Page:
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Exam 1

by: Kasandi Mulaa

Exam 1 PSYC 2012 Social Psychology

Kasandi Mulaa

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Hey guys! I take Social Psychology at the University of Pittsburgh and I have taken Notes for the First Exam!
Social Psychology
Study Guide
social psychology, PSY 0105
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This 7 page Study Guide was uploaded by Kasandi Mulaa on Wednesday September 30, 2015. The Study Guide belongs to PSYC 2012 Social Psychology at a university taught by in Summer 2015. Since its upload, it has received 43 views.

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Date Created: 09/30/15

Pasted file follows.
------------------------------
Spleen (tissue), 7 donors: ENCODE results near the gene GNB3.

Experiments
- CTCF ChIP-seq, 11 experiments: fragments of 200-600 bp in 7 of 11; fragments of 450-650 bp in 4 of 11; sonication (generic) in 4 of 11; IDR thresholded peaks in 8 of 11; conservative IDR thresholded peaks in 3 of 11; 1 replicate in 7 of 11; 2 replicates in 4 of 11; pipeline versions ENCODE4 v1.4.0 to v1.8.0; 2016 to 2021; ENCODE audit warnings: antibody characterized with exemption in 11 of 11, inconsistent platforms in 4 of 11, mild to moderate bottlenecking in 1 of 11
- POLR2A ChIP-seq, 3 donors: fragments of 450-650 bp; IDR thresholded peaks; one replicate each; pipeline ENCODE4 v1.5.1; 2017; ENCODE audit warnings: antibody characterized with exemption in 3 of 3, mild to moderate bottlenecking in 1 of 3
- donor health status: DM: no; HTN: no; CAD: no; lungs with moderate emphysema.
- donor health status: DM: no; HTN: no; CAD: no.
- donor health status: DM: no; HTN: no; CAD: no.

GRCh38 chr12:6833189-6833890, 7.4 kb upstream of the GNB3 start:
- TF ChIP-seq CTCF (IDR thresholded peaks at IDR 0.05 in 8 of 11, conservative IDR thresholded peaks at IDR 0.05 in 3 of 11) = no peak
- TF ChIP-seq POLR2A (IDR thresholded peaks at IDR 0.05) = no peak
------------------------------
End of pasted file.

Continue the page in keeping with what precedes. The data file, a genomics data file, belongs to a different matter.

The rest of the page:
Social Psychology by Kasandi Mulaa   Chapter 1: Introducing Social Psychology v Major Concepts • Social Psychology: The Scientific Study of how people think about, influence, and relate to one another • Culture: the enduring behaviors, ideas, attitudes, and traditions shared by a large group of people and transmitting from one generation to the next • Social Representations: A society’s widely held ideas and values, including assumptions and cultural ideologies. Our social representations help us make sense of our world • Hindsight Bias: The tendency to exaggerate, after learning an outcome, one’s ability to have foreseen how something turned out • Theory: An integrates set of principles that explain and predict observes events • Hypothesis: A testable proposition that describes a relationship that may exist between events • Field Research: Research done in natural, real-life settings outside the laboratory • Correlational Research: The study of the naturally occurring relationships among variables • Experimental Research: Studies that seek clues to cause-effect relationships by manipulating one or more factors (IV) while controlling others (DV) • Random Sample: One in which every person in the population being studies has an equal chance of inclusion • Framing: The way a question or an issue is presented or posed. It can influence our decisions and expressed opinions • Independent Variable: The experiment factor a researcher manipulates • Dependent Variable: The variable being measured due to the fact that it may depend on manipulations of the independent variables • Random Assignment: Each person has an equal chance of being in the experimental or controlled condition • Mundane Realism: The degree to which an experiment is superficially similar to everyday situations • Experimental Realism: The degree to which an experiment absorbs and involves its participants • Deception: An effect by which participants are misinformed or misled about the study’s methods and purposes • Demand Characteristics: Cues in an experiment that tell the participant what behavior is expected • Informed Consent: An ethical principle requiring that research participants be told enough to enable them to choose whether they wish to participate • Debriefing: The post experimental explanation of the study ---------------------------------------------------------------------------------------------------------------------------------- v What is Social Psychology • Social Psychology is a science that studies the influences of our situations, with special attention to how we view and affect one another ‘ • It focuses more on individuals and does more experimentation • It focuses less on differences and more on how those individuals view and affect one another in general • Ex.) o Happy couples will attribute their spouses angry comment to something external while Unhappy couples will attribute the comment to a mean disposition à While expecting hostility from their spouse they may behave more resentfully and therefore elicit the hostility they expect o This has to do with how people view and affect one another o Social psychologists study attitudes and beliefs, conformity and independence, love and hate v What are Social Psychology’s big ideas? • Sociology builds on concepts such as social structure and organization • We Construct our own Reality o Humans have an irresistible urge to explain behavior and then attribute it to some cause in order to make it seem more orderly, predictable, and controllable o There is an objective reality out there, but we always view it through the lens of our beliefs and values o We tend to explain other people’s behaviors with enough speed and accuracy to suit our daily needs o When someone’s behavior is consistent and distinctive we attribute it to his or her personality • Our Social intuitions are often powerful but sometimes perilous o Our instant intuitions shape out fears, impressions, and relationships o Thinking, memory, and attitudes all operate on two levels: -­‐Conscious & Deliberate -­‐Unconscious & Automatic o We think on two levels: -­‐Intuitive -­‐Deliberate o Intuition is huge and perilous o We misread our own minds and we often mispredict out own future o Our intuitions and unconscious information processing are routinely powerful and sometimes perilous • Social Influences Shape our Behavior o We are social beings and we speak and think in words we learned from others o We aim to connect and belong because relationships are a big part of being human o As social creatures, we respond to out immediate contexts o The power of a situation may lead us to act contrary to out expressed attitudes -­‐Nazi influence made decent people turn into cruel leaders of the Holocaust o Our situations matter and our cultures help to define those situations -­‐Whether you prefer a slim or a voluptuous body depends on when and where in the world you live • Personal Attitudes and Dispositions Also Shape Behavior o Our inner attitudes affect our behavior -­‐Our attitudes towards the poor influence out willingness to help them o Personality dispositions also affect behavior • Social Behavior is Biologically Rooted o Many of our social behaviors reflect deep biological wisdom o Biology and experience create us o Our inherited human nature predisposes us to behave in ways that helped out ancestors survive and reproduce o We carry the genes of those whose traits enables them and their children to survive and reproduce o Our behavior aims to send our DNA into the future o Nature also endows us with an enormous capacity to learn and to adapt to varied environments o We are sensitive and respond to our social contexts o If every psychological event is simultaneously a biological event, then we can also examine the neurobiology that underlies social behavior o Mind and body are one grand system o Social support strengthens the disease-fighting immune system o We reflect the interplay of our biological, psychological, and social influences • Social Psychology’s Principles Are Applicable in Everyday Life o Social psychology has the potential to illuminate your life, to make visible the subtle influences that guide your thinking and acting o It also offers many ideas about how to know ourselves better and how to win friends and influence people o Social Psychology is all about your life, beliefs, attitudes, and relationships • Obvious Ways Values Enter Psychology o Values enter the picture when social psychologists choose research topics. These choices usually reflect social history o Susan Fiske suggest that we can expect future research to reflect todays and tomorrows issues, including immigration, income inequality, and aging o Values differ not only across time but also across cultures o Values also influence the types of people who are attracted to various disciplines o Social Psychologists investigate how values form, why they change, and how they influence attitudes and actions. However, none of this tells us which values are “right” • Not-So-Obvious Ways Values Enter Psychology o We view the world through the lens of our perceptions o Your mind blocks from awareness something that is there, if only you were predisposed to perceive it o This tendency to prejudge reality based on our expectations is a basic fact about the human mind o Our social representations are often our most important yet most unexamined convictions o Values influence our idea of how best to live. They lie hidden within our cultural definitions of mental health, our psychological advice for living, our concepts, and our psychological labels o Scientific interpretation is a human activity o Prior beliefs and values will influence what social psychologists think and write o By constantly checking our beliefs against the facts, we restrain our biases o Systematic observation and experimentation help us clean the lens through which we see reality v I Knew It All Along: Is Social Psychology Simply Common Sense? • Two Criticisms of Social Psychology: o It is trivial because it documents the obvious o It is dangerous because its findings could be used to manipulate people • One problem with common sense is that we invoke it after we know the facts • Events are far more obvious and predictable in hindsight than beforehand • In everyday life we do not expect something to happen until it does • We may also misremember out earlier view • Errors in judging the future’s foreseeability and in remembering our past combine to create hindsight bias à I knew it all along phenomenon -­‐ It is conducive to arrogance and overestimation of our own intellectual powers -­‐ We forget that what is obvious to us now was not nearly so obvious at the time • “Life is lived forwards but understood backwards” • “Common sense” is often present after you know the results -­‐ Ex.) Opposites attract vs. Birds of a feather flock together -­‐ Ex.) Out of sight out of mind vs. Absence makes the heart grow fonder -­‐ Common sense is right after the fact • We deceive ourselves into thinking that we know and knew more than we do and did v Forming and Testing Hypothesis • A Theory is a scientific short hand o It is an integrated set of principles that explain and predict observed events o Ex.) When your keys fall to the ground that is a fact. Gravity is the theoretical explanation that accounts for that observed fact o A Theory is an idea (or set of ideas) that summarize and explain facts and imply testable predictions called hypotheses • Facts are agreed upon statement about what we observe • Hypotheses have several jobs o They allow us to test a theory by suggesting how we might try to falsify it o Predictions give directions to research o The predictive feature of good theories can also make them practical • Recipe for a good theory: o Effective summarizes many observations o Makes clear predictions that we can use to confirm or modify the theory, generate new exploration, and suggest practical applications v Correlational Research: Detecting Natural Associations • Research varies by location o Laboratory research: a controlled situation o Field Research: Everyday situations • Research varies by method o Correlational: asking whether two or more factors are naturally associated -­‐ Indicate a relationship, but not one of cause & effect -­‐ It allows us to predict -­‐ It cannot tell us whether changing one variable will cause changes in another -­‐ They quantify with a coefficient known as “r” -­‐ The degree of relationship between two factors ranges from -1 to +1 -­‐ Knowing that two variables change together enables us to predict one when we know the other o Experimental: Manipulating some factor to see its effect on another -­‐ Cause & Effect -­‐ Control and Random Assignment -­‐ One or two factors (IV) are varied -­‐ Ex.) Controlling the amount of violence children see. By exposing children to violent and nonviolent programs, researchers observed how the amount of violence shapes behavior à The viewers committed seven times as many aggressive acts as the non viewers -­‐ The observed aggressive acts were the independent variables -­‐ We manipulate one or more independent variables while trying to hold everything else constant -­‐ Random Assignment gives researchers confidence because it randomly assigns people to the control condition or the experimental condition. People have an equal chance of being in either -­‐ It eliminates all extraneous factors -­‐ The experiment should have experimental realism and not mundane realism -­‐ To minimize demand characteristics like cues that seem to demands certain behavior, researchers standardize their instructions o Survey -­‐ If survey researchers want to describe a while population then they will obtain a representative group by taking a random sample -­‐ Polls do not predict voting, but they do describe public opinion at the moment they are taken -­‐ To evaluate surveys, we must bear in mind: Unrepresented samples, question order, response options, and question wording -­‐ Order, response, and wording effects enable political manipulators to use surveys to show public support for their views -­‐ The way our choices are framed is important as well • People from various cultures may hold different opinions yet form them in similar ways   v Review           SociScienti▯ic  Study  of:             Social  Thinking:  How  we   Social  In▯luence:  Culture/   Social  Relations:     pewe  Belive/  Judgements    PPersuasion:  Groups  of   Attraction  and  initmacy/    we  make/Our  Attitudes     People   Helping               Social  Psychology's  Principles   are  applicable  to  everyday  life             Our  social  intutions  are  powerful   Social  Behavior  is  also  biological     and  sometimes  dangerous?   behavior/Dispositions  shape     towards  people  are  sometimes     Attitudesshaped  by  behavior    are   bheavior     negative  and  sometimes  positive                 SociScienti▯ic  Study  of:             Social  Thinking:  How  we   Social  In▯luence:  Culture/   Social  Relations:     perceive  ourselves/  What   Pressures  to  Conform/   Prejudice/  Agression/     we  make/Our  Attitudes     Persuasion: People   of   Attraction  anHelping                         l Control  -­‐-­‐>  Non  Violent     TV  -­‐-­‐>  Agression       p   o   e Television  -­‐-­‐>  Agression     P               • What  are  Social  Psychology’s  Big  Ideas?   o Social  Psychology  is  the  scientific  study  of  how  people  think  about,  influence,  and  relate   to  one  another.  Its  central  themes  include:     -­‐ How  we  construe  our  social  worlds   -­‐ How  our  social  intuitions  guide  and  sometimes  deceive  us   -­‐ How  our  social  behavior  is  shaped  by  other  people,  by  our  attitudes  and   personalities,  and  by  our  biology     -­‐ How  social  psychology’s  principles  apply  to  out  everyday  lives  and  to  various   other  fields  of  study     • How  do  human  values  influence  Social  Psychology?     o Social  Psychologists  values  penetrate  their  work  in  obvious  ways,  such  as  their  choice   of  research  topics  and  the  types  of  people  who  are  attracted  to  various  fields  of  study     o We  need  systemic  observation  and  experimentation  if  we  are  to  check  out  cherished   ideas  against  reality     • I  Knew  it  All  Along   o Social  psychology  is  criticized  for  being  trivial  because  it  documents  the  obvious     o Experiments  reveal  that  outcomes  are  more  obvious  after  the  facts  are  known     o Hindsight  bias  makes  people  overconfident  about  the  validity  of  their  judgments  and   predictions       • Research  Methods   o Psychologists  organize  their  ideas  and  findings  into  theories   o Most  research  is  correlation  or  experimental       o Random  Assignment  allows  researchers  to  attribute  any  resulting  differences  between   the  two  conditions  to  the  Independent  Variable     • Correlational     o Advantages   -­‐ Uses  real  world  settings     o Disadvantages     -­‐ Causation  is  often  ambiguous     • Experimental     o Advantages     -­‐ Can  explore  cause  and  effect  by  controlling  variables  and  by  random  assignment     o Disadvantages     -­‐ Some  important  variables  cannot  be  studied  with  experiments